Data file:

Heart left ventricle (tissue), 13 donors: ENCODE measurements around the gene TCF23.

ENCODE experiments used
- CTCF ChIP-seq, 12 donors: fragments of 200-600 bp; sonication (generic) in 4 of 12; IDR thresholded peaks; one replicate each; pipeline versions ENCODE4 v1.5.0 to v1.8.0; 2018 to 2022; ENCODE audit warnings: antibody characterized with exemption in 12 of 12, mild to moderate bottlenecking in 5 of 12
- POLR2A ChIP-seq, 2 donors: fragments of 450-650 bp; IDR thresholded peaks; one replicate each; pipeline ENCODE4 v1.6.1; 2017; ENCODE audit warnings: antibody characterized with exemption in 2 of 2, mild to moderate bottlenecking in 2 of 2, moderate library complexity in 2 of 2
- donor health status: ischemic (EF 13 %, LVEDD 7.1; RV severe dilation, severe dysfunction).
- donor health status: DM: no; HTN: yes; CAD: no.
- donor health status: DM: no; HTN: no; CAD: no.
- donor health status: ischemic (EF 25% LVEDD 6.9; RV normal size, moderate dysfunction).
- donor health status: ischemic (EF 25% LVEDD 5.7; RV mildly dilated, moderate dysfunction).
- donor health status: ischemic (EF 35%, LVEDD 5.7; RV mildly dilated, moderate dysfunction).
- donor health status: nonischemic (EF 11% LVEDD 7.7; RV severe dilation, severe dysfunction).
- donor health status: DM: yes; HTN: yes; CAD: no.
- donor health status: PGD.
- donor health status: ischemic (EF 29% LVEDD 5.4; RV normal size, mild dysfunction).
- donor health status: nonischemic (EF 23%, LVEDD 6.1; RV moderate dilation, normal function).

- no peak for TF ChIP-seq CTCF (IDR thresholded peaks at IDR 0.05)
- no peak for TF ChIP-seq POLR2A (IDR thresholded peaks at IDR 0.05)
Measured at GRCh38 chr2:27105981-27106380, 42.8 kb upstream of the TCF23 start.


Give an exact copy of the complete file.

Heart left ventricle (tissue), 13 donors: ENCODE measurements around the gene TCF23.

ENCODE experiments used
- CTCF ChIP-seq, 12 donors: fragments of 200-600 bp; sonication (generic) in 4 of 12; IDR thresholded peaks; one replicate each; pipeline versions ENCODE4 v1.5.0 to v1.8.0; 2018 to 2022; ENCODE audit warnings: antibody characterized with exemption in 12 of 12, mild to moderate bottlenecking in 5 of 12
- POLR2A ChIP-seq, 2 donors: fragments of 450-650 bp; IDR thresholded peaks; one replicate each; pipeline ENCODE4 v1.6.1; 2017; ENCODE audit warnings: antibody characterized with exemption in 2 of 2, mild to moderate bottlenecking in 2 of 2, moderate library complexity in 2 of 2
- donor health status: ischemic (EF 13 %, LVEDD 7.1; RV severe dilation, severe dysfunction).
- donor health status: DM: no; HTN: yes; CAD: no.
- donor health status: DM: no; HTN: no; CAD: no.
- donor health status: ischemic (EF 25% LVEDD 6.9; RV normal size, moderate dysfunction).
- donor health status: ischemic (EF 25% LVEDD 5.7; RV mildly dilated, moderate dysfunction).
- donor health status: ischemic (EF 35%, LVEDD 5.7; RV mildly dilated, moderate dysfunction).
- donor health status: nonischemic (EF 11% LVEDD 7.7; RV severe dilation, severe dysfunction).
- donor health status: DM: yes; HTN: yes; CAD: no.
- donor health status: PGD.
- donor health status: ischemic (EF 29% LVEDD 5.4; RV normal size, mild dysfunction).
- donor health status: nonischemic (EF 23%, LVEDD 6.1; RV moderate dilation, normal function).

- no peak for TF ChIP-seq CTCF (IDR thresholded peaks at IDR 0.05)
- no peak for TF ChIP-seq POLR2A (IDR thresholded peaks at IDR 0.05)
Measured at GRCh38 chr2:27105981-27106380, 42.8 kb upstream of the TCF23 start.